Since the early A300s, all Airbus aircraft had undergone their final assembly Toulouse, with cabin installation carried out in Hamburg. But after the launch in November, 1989, of the 186-seat A321, the stretch version of the A320, it emerged that this tradition was to be broken. Final assembly and interior-fitting of this aircraft, Airbus announced, would take place in Hamburg. Subsequent members of the A320 Family launched in the following years would also be assembled and outfitted in Hamburg, while final assembly of the A320, A300-600 and A310 would remain in Toulouse. Both final assembly and interior-fitting of the A330 and A340 would be done in Toulouse. Airbus said the integration of final assembly and cabin installation at the same site would improve efficiency and reduce lead-times.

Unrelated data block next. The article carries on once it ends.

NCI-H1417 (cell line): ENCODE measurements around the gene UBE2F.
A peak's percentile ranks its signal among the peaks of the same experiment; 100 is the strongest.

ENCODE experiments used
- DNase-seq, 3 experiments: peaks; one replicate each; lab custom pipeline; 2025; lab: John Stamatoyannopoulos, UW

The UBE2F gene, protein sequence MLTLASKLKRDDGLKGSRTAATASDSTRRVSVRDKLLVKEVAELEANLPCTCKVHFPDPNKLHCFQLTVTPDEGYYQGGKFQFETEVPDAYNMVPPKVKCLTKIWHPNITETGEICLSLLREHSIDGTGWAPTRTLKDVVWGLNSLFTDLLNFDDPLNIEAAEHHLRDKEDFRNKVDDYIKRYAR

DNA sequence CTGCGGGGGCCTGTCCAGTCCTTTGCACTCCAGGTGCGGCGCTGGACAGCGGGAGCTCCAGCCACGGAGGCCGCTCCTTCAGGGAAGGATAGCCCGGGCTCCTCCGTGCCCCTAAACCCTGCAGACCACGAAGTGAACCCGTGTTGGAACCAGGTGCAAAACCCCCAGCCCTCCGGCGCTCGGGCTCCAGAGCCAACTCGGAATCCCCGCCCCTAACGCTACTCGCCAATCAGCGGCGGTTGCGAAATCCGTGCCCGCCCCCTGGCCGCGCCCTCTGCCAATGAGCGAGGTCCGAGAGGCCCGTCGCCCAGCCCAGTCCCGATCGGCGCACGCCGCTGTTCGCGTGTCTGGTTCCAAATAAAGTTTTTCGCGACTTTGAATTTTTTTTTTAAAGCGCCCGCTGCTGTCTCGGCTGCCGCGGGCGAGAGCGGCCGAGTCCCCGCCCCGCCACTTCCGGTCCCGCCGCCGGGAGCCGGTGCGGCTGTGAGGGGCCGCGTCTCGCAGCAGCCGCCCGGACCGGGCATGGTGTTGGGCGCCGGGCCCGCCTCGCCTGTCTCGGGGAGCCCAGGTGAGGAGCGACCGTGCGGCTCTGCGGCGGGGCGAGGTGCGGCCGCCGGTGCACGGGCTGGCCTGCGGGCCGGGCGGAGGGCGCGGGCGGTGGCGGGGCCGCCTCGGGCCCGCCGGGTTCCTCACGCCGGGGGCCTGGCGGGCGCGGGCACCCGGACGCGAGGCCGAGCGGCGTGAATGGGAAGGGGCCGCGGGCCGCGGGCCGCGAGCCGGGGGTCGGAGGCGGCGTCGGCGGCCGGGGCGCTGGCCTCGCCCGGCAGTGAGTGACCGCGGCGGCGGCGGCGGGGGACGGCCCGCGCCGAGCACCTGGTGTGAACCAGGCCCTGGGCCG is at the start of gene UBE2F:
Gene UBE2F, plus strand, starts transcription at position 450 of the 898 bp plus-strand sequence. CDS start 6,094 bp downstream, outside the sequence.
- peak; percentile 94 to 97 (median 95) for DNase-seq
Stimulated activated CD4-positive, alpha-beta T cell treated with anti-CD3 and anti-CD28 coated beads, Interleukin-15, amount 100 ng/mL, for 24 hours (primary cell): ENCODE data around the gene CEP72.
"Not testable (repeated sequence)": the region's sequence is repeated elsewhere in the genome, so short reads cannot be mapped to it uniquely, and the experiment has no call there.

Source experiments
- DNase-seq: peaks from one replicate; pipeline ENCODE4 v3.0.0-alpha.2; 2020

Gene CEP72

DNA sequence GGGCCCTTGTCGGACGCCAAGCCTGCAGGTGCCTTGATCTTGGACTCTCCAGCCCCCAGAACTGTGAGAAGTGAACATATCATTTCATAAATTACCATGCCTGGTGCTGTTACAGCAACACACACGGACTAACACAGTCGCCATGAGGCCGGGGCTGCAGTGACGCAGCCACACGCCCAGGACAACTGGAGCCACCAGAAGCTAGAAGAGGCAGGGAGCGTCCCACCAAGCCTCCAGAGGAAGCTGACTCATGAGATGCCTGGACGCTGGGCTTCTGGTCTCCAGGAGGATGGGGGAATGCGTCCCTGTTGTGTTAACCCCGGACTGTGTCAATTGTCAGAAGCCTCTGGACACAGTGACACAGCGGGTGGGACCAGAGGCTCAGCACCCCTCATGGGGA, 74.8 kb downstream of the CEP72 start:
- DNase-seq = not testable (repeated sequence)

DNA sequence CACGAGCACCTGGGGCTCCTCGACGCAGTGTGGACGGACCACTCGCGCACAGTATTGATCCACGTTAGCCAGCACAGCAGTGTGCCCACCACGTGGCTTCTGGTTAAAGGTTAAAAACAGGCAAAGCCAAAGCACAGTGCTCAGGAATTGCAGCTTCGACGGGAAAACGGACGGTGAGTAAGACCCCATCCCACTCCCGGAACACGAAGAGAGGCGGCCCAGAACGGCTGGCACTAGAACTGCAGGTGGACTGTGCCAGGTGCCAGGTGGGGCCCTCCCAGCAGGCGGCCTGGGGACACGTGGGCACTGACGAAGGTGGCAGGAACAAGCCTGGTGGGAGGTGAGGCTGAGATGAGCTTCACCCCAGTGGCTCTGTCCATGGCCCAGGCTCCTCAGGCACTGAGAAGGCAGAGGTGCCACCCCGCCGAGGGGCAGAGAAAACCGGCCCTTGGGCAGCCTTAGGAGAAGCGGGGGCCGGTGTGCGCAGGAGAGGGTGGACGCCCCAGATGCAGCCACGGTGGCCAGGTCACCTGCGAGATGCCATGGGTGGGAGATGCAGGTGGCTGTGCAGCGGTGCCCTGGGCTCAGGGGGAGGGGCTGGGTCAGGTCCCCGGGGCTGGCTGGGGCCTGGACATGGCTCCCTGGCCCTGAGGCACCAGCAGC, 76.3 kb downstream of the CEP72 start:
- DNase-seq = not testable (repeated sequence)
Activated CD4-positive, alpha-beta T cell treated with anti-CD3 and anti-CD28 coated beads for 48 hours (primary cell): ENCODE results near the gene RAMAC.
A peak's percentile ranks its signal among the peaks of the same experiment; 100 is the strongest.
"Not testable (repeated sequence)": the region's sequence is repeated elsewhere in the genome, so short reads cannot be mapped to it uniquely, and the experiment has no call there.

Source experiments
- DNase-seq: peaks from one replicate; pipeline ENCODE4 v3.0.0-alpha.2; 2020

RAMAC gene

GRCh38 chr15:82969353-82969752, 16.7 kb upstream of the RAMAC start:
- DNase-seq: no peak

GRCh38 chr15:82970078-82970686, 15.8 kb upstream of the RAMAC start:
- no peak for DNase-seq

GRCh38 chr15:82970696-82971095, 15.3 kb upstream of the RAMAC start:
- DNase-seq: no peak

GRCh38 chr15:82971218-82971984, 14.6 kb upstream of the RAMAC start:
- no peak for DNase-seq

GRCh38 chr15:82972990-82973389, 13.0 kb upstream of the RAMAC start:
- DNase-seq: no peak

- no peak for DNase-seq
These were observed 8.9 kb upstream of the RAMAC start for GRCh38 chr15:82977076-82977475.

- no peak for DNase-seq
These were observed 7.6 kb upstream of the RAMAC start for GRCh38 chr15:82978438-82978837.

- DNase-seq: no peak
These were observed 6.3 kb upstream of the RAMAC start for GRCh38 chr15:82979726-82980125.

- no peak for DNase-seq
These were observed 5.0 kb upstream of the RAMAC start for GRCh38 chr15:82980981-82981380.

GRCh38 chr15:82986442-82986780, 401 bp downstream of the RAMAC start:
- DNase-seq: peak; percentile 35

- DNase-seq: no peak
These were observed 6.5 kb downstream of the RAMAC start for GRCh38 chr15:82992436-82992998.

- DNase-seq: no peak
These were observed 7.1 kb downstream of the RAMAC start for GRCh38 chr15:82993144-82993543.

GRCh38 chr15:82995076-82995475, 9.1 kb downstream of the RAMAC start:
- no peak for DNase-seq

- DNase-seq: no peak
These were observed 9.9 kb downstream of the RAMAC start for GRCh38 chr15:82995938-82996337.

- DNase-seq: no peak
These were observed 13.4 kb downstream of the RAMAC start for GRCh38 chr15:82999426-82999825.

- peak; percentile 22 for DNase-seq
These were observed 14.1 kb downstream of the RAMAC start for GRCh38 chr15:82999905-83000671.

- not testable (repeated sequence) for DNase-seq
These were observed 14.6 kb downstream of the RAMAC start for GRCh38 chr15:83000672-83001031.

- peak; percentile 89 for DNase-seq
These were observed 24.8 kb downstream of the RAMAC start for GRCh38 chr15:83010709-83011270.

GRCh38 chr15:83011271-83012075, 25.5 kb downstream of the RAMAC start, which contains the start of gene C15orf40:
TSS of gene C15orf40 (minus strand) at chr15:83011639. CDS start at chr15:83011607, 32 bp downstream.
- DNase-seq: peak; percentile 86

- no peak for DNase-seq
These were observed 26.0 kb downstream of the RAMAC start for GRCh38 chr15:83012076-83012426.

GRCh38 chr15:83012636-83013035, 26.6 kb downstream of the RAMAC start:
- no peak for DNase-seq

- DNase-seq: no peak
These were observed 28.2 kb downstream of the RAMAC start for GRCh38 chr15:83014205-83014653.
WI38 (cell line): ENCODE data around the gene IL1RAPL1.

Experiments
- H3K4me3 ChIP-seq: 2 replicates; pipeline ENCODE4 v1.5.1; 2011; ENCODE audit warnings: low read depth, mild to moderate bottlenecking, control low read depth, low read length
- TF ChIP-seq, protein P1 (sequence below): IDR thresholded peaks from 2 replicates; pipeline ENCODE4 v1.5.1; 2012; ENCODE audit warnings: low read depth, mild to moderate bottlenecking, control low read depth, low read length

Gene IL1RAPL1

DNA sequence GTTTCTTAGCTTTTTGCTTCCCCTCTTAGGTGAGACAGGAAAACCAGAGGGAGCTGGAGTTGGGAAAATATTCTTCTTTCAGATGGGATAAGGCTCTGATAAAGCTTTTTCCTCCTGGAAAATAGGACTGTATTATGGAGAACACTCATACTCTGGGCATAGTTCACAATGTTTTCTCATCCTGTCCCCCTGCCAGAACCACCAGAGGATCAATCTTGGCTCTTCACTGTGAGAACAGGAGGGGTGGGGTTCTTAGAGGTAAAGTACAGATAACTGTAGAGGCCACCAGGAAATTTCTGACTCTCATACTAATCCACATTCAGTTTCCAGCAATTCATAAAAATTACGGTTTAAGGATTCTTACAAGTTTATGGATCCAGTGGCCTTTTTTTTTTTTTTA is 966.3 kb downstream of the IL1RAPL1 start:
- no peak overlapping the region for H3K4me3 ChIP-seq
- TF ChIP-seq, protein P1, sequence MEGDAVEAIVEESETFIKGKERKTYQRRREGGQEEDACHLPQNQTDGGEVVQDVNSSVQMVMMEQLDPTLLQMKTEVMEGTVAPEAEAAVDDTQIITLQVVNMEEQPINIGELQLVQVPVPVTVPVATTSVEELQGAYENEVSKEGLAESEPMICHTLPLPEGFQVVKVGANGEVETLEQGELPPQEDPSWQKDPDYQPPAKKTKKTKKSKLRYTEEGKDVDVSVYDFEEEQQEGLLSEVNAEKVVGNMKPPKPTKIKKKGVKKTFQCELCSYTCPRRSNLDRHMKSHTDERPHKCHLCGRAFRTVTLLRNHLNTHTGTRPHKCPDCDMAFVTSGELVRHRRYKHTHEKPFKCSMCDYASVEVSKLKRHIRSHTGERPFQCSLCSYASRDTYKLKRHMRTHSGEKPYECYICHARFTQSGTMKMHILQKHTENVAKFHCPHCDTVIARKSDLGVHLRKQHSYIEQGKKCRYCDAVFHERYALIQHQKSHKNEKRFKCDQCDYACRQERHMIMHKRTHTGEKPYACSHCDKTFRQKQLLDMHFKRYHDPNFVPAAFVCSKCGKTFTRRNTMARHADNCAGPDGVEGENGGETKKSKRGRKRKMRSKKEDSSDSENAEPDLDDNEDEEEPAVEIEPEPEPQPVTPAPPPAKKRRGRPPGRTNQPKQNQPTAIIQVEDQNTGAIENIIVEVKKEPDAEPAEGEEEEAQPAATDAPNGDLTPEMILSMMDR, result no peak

Sales of Airbus aircraft, buoyed by the A320, were going well when the first Gulf War broke out in January, 1991. A dramatic slump in the number of people flying followed. Airlines cancelled orders for new aircraft, making their existing fleets last longer. As fears for future profitability grew, confidence withered. Like every aircraft manufacturer, Airbus suffered in what the industry referred to as “the downturn”. Yet, despite the gloomy economic climate, Airbus doggedly persisted with its expansion of the A320 Family in the belief that downturns end and demand would return – a brave decision which would pay huge rewards. In March 1993, came the first flight of the A321, followed three months later by the launch of the 124-seat A319. (The so-called “baby” of the family, the 107-seat A318, would be launched several years later.) By offering such a comprehensive range of the most advanced passenger aircraft possible, Airbus was giving its customers the opportunity to build a fleet with maximum flexibility. Thanks to fly-by-wire commonality, an airline could operate Airbus aircraft across the whole range of sectors, from short-haul to ultra long-haul, switching cross-qualified pilots and crews according to need at short notice. Maintenance costs were also lower, a significant benefit to operators.
In the black